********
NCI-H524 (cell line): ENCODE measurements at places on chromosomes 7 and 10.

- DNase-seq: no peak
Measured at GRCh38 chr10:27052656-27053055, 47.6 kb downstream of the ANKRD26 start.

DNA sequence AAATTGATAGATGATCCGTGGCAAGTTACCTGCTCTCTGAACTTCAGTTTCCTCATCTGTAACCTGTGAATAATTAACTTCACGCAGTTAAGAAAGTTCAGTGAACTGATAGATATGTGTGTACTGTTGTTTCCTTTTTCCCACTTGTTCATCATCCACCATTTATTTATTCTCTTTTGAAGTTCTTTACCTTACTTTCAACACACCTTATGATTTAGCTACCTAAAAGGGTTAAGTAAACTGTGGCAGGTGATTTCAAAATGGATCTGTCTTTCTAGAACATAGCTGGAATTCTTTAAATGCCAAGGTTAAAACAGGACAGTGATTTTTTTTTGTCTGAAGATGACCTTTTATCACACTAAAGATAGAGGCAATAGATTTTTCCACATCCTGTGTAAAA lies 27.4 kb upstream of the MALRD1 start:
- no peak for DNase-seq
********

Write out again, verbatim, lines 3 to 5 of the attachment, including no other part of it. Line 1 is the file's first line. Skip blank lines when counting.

Measured at GRCh38 chr10:27052656-27053055, 47.6 kb downstream of the ANKRD26 start.

DNA sequence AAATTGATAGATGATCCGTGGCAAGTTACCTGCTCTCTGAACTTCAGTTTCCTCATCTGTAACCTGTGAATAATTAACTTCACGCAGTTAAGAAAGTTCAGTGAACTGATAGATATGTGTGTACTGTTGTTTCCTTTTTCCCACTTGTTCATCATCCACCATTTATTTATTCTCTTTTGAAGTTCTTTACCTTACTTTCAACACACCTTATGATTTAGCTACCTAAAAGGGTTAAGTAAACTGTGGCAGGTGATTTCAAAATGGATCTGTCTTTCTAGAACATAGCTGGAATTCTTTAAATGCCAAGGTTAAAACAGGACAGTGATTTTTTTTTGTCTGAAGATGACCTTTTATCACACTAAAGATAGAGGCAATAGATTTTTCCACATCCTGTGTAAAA lies 27.4 kb upstream of the MALRD1 start:
- no peak for DNase-seq